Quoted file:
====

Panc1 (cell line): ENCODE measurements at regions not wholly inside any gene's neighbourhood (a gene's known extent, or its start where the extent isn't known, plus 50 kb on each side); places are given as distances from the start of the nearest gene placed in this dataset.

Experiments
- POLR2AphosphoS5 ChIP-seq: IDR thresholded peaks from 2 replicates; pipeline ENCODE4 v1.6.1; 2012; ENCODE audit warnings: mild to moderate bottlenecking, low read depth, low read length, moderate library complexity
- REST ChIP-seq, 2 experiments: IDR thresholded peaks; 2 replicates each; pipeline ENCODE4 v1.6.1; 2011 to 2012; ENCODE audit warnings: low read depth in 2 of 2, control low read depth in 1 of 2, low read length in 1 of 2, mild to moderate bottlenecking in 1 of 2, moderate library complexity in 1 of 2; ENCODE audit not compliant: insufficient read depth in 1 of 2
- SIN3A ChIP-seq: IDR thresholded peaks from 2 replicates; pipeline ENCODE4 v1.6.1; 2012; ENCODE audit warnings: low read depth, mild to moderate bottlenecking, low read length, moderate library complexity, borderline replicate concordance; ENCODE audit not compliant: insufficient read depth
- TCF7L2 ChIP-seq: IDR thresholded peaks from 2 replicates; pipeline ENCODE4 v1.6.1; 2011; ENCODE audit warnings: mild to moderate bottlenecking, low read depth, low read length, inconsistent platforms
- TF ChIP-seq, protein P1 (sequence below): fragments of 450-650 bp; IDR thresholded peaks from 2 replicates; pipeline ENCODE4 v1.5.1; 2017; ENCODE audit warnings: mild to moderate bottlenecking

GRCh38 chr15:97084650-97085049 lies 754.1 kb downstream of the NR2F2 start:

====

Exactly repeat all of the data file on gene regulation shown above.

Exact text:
Panc1 (cell line): ENCODE measurements at regions not wholly inside any gene's neighbourhood (a gene's known extent, or its start where the extent isn't known, plus 50 kb on each side); places are given as distances from the start of the nearest gene placed in this dataset.

Experiments
- POLR2AphosphoS5 ChIP-seq: IDR thresholded peaks from 2 replicates; pipeline ENCODE4 v1.6.1; 2012; ENCODE audit warnings: mild to moderate bottlenecking, low read depth, low read length, moderate library complexity
- REST ChIP-seq, 2 experiments: IDR thresholded peaks; 2 replicates each; pipeline ENCODE4 v1.6.1; 2011 to 2012; ENCODE audit warnings: low read depth in 2 of 2, control low read depth in 1 of 2, low read length in 1 of 2, mild to moderate bottlenecking in 1 of 2, moderate library complexity in 1 of 2; ENCODE audit not compliant: insufficient read depth in 1 of 2
- SIN3A ChIP-seq: IDR thresholded peaks from 2 replicates; pipeline ENCODE4 v1.6.1; 2012; ENCODE audit warnings: low read depth, mild to moderate bottlenecking, low read length, moderate library complexity, borderline replicate concordance; ENCODE audit not compliant: insufficient read depth
- TCF7L2 ChIP-seq: IDR thresholded peaks from 2 replicates; pipeline ENCODE4 v1.6.1; 2011; ENCODE audit warnings: mild to moderate bottlenecking, low read depth, low read length, inconsistent platforms
- TF ChIP-seq, protein P1 (sequence below): fragments of 450-650 bp; IDR thresholded peaks from 2 replicates; pipeline ENCODE4 v1.5.1; 2017; ENCODE audit warnings: mild to moderate bottlenecking

GRCh38 chr15:97084650-97085049 lies 754.1 kb downstream of the NR2F2 start: